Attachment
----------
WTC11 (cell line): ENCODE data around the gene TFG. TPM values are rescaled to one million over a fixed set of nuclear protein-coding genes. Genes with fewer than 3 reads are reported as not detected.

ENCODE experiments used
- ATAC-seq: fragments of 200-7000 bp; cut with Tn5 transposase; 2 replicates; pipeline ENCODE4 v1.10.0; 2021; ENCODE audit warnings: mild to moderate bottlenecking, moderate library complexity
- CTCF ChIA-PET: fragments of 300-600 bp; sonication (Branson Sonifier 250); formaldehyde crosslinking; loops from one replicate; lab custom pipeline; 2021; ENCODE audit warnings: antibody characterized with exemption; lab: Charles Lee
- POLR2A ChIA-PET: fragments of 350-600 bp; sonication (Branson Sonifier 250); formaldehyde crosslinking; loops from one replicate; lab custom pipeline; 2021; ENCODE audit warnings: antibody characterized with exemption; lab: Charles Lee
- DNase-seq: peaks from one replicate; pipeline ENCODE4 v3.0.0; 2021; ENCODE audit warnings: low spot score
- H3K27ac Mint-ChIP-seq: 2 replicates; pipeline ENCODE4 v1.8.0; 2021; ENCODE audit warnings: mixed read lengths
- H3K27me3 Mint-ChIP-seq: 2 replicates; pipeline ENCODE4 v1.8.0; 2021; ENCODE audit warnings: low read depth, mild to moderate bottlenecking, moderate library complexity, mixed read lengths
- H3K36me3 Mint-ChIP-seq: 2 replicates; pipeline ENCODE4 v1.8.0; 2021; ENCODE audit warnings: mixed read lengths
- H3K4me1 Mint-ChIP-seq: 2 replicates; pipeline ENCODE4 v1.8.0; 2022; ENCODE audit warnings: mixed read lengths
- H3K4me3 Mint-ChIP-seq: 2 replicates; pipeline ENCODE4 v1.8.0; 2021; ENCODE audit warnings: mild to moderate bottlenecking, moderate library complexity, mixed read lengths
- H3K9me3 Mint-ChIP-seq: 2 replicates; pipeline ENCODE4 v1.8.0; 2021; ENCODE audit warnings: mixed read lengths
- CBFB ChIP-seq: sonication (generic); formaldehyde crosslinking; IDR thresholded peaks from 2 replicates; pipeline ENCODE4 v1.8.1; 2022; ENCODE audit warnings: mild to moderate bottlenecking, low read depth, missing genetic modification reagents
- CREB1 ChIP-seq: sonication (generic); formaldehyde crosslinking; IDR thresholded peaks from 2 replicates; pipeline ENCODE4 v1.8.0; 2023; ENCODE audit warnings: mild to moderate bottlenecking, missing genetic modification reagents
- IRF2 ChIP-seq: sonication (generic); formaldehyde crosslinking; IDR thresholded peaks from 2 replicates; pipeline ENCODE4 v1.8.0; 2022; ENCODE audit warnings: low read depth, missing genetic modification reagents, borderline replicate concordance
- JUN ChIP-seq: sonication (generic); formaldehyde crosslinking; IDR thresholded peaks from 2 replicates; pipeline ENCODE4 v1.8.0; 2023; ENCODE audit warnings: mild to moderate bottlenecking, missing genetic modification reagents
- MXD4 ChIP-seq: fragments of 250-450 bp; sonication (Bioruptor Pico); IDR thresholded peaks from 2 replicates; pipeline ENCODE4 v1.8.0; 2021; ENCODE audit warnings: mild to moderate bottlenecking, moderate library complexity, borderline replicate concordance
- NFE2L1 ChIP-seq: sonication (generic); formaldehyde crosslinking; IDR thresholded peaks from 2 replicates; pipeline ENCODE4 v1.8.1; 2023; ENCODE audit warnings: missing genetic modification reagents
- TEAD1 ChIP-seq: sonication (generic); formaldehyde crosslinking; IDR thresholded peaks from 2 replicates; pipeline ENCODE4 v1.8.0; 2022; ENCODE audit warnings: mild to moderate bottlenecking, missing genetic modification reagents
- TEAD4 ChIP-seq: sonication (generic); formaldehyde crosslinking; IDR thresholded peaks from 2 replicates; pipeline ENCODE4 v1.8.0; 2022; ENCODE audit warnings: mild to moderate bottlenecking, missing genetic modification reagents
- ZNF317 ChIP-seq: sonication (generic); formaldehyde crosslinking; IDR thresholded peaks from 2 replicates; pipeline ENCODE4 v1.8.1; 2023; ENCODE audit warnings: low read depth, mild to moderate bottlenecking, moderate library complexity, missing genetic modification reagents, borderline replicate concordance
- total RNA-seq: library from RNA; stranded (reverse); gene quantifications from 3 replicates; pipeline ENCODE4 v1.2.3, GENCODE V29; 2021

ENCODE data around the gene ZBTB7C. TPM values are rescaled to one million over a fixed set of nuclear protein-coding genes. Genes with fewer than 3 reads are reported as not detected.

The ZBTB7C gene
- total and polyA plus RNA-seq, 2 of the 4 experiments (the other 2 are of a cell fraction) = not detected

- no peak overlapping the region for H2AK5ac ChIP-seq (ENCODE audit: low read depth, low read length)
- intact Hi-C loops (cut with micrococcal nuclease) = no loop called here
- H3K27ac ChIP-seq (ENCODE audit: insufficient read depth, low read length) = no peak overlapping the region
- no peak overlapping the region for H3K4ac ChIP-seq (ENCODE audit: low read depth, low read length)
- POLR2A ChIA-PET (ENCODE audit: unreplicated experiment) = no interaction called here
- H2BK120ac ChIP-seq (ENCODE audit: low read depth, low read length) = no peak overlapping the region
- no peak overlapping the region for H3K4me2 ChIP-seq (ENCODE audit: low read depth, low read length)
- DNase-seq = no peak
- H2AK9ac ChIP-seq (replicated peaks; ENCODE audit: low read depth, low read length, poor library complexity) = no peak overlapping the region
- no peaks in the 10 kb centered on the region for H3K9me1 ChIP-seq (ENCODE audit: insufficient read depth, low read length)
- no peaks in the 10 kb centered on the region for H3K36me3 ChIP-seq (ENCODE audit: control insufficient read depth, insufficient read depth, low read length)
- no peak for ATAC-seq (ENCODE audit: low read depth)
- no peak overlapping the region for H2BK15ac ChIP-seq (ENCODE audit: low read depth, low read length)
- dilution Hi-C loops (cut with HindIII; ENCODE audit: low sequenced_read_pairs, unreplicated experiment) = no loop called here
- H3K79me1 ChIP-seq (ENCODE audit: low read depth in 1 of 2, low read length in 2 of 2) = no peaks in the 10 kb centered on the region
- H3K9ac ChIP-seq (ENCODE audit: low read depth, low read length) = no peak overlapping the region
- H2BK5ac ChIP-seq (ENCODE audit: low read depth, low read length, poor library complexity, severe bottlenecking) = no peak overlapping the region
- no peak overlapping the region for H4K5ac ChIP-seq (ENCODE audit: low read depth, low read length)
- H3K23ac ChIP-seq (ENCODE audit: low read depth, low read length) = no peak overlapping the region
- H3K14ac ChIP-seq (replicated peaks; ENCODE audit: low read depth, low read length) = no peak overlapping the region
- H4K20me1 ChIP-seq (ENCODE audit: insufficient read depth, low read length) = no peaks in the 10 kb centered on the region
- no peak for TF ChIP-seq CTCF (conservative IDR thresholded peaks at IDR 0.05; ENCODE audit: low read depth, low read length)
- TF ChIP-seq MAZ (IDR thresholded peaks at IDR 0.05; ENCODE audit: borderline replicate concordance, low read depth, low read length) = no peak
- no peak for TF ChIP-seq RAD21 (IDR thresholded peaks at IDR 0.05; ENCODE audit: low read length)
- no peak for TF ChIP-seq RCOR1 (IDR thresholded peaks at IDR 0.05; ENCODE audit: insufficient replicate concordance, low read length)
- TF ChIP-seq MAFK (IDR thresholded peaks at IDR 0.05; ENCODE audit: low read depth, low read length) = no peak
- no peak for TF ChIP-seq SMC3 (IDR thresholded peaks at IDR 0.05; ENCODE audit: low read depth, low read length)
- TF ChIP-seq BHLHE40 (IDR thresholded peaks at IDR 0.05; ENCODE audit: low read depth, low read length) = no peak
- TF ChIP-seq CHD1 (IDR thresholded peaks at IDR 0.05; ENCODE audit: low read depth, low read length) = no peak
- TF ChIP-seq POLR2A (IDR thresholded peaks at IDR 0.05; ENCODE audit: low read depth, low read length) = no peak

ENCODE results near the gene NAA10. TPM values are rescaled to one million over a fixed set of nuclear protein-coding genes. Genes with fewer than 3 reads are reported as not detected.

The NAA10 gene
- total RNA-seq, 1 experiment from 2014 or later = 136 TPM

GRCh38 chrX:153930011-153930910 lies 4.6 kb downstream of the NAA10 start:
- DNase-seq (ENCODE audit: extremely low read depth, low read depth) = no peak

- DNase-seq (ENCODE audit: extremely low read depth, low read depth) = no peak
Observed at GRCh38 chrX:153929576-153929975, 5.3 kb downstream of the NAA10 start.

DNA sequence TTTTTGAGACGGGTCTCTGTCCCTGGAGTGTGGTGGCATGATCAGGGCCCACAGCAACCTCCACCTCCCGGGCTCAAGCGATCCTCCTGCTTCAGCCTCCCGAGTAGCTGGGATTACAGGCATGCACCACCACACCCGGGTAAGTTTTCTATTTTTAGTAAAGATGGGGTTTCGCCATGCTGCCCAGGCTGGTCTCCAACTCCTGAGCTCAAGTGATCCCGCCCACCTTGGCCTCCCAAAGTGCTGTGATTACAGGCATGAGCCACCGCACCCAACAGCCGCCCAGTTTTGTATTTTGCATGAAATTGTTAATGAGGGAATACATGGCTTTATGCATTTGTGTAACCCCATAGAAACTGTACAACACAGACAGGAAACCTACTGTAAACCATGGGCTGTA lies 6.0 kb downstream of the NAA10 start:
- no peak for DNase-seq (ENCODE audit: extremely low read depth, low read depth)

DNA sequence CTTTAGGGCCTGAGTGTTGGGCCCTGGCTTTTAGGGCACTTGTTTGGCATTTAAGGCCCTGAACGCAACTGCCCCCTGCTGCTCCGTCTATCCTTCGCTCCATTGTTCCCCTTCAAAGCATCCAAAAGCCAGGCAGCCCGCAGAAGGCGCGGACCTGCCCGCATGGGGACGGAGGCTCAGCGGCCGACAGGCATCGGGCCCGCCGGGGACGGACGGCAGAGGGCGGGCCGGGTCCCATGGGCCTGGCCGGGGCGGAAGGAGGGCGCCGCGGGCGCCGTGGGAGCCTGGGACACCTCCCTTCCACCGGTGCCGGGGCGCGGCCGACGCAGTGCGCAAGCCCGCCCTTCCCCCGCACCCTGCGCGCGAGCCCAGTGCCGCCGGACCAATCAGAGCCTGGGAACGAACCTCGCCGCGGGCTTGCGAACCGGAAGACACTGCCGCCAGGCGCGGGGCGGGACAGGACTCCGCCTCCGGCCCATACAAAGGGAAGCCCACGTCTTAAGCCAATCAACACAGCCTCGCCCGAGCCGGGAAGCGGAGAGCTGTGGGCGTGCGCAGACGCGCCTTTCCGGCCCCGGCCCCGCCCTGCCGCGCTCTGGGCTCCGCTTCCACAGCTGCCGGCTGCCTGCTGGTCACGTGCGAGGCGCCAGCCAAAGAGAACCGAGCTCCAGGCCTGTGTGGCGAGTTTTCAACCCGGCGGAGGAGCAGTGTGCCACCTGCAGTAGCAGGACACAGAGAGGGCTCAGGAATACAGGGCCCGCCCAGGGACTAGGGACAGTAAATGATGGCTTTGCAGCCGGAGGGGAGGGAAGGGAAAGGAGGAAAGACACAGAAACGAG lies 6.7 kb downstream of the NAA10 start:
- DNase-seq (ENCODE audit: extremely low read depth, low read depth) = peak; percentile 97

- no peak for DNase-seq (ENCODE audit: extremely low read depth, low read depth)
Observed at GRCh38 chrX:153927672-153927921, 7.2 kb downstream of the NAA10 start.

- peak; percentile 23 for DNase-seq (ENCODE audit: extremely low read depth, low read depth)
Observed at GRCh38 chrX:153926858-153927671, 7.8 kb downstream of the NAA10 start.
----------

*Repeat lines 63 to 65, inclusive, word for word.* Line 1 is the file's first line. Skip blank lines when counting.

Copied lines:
DNA sequence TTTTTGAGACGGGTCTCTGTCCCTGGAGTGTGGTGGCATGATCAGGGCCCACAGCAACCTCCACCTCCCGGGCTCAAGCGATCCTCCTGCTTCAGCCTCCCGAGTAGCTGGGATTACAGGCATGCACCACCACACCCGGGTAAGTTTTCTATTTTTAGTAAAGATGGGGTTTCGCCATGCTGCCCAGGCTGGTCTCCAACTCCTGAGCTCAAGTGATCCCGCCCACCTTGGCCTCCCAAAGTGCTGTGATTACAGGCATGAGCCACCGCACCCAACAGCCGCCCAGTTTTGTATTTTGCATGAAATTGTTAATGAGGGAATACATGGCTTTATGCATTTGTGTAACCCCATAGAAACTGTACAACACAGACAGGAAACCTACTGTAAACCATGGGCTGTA lies 6.0 kb downstream of the NAA10 start:
- no peak for DNase-seq (ENCODE audit: extremely low read depth, low read depth)

DNA sequence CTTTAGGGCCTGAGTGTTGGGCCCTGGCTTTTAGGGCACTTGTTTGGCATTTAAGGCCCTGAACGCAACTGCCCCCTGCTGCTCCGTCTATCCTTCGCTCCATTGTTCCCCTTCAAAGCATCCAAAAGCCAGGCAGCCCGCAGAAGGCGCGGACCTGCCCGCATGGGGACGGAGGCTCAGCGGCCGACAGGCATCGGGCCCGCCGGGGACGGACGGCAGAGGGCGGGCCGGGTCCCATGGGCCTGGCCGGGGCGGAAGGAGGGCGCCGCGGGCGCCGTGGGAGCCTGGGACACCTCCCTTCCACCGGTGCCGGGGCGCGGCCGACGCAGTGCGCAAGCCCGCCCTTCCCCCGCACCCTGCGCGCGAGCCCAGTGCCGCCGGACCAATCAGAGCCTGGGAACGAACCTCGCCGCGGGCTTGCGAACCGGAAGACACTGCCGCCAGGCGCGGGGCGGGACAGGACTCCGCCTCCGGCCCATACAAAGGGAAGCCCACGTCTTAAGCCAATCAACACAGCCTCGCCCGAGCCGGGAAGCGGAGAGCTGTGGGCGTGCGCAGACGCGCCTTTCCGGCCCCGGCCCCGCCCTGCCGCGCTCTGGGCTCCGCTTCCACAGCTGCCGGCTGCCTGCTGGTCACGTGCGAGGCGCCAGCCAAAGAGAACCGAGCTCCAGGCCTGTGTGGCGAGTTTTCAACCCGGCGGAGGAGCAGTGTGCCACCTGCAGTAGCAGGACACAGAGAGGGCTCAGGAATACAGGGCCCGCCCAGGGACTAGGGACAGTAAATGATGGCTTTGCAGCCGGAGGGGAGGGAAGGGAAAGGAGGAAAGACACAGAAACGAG lies 6.7 kb downstream of the NAA10 start: